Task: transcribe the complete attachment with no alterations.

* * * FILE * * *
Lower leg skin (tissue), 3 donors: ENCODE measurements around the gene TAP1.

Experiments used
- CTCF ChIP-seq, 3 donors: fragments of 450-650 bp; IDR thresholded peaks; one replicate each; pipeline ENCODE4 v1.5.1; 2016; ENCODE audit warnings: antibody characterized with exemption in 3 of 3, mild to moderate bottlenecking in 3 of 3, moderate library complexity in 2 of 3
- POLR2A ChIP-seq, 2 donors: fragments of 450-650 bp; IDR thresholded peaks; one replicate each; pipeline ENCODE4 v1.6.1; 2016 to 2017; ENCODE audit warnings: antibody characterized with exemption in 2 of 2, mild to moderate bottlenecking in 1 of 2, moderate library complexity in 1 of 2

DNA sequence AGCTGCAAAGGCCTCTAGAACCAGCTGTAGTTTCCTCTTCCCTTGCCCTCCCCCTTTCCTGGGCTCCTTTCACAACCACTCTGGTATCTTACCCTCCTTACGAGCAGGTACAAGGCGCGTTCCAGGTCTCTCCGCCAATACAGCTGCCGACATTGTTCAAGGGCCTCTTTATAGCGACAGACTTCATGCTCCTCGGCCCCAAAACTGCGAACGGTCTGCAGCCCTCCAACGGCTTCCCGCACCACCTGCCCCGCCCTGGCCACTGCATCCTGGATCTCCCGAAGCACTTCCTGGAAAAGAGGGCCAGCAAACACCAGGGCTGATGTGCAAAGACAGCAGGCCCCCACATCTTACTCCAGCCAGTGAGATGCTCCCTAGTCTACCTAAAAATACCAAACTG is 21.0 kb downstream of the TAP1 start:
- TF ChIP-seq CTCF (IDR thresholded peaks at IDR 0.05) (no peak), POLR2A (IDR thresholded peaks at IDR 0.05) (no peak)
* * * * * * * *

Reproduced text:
Lower leg skin (tissue), 3 donors: ENCODE measurements around the gene TAP1.

Experiments used
- CTCF ChIP-seq, 3 donors: fragments of 450-650 bp; IDR thresholded peaks; one replicate each; pipeline ENCODE4 v1.5.1; 2016; ENCODE audit warnings: antibody characterized with exemption in 3 of 3, mild to moderate bottlenecking in 3 of 3, moderate library complexity in 2 of 3
- POLR2A ChIP-seq, 2 donors: fragments of 450-650 bp; IDR thresholded peaks; one replicate each; pipeline ENCODE4 v1.6.1; 2016 to 2017; ENCODE audit warnings: antibody characterized with exemption in 2 of 2, mild to moderate bottlenecking in 1 of 2, moderate library complexity in 1 of 2

DNA sequence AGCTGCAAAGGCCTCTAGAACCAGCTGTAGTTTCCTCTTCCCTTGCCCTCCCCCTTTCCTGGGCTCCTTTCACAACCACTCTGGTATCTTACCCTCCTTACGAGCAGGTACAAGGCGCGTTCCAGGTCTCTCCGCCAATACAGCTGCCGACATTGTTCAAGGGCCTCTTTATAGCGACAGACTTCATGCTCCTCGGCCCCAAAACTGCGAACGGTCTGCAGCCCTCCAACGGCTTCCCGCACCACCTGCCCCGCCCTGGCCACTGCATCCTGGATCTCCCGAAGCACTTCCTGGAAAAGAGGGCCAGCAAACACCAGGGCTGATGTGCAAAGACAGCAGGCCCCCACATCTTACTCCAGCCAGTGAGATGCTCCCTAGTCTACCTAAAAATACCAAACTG is 21.0 kb downstream of the TAP1 start:
- TF ChIP-seq CTCF (IDR thresholded peaks at IDR 0.05) (no peak), POLR2A (IDR thresholded peaks at IDR 0.05) (no peak)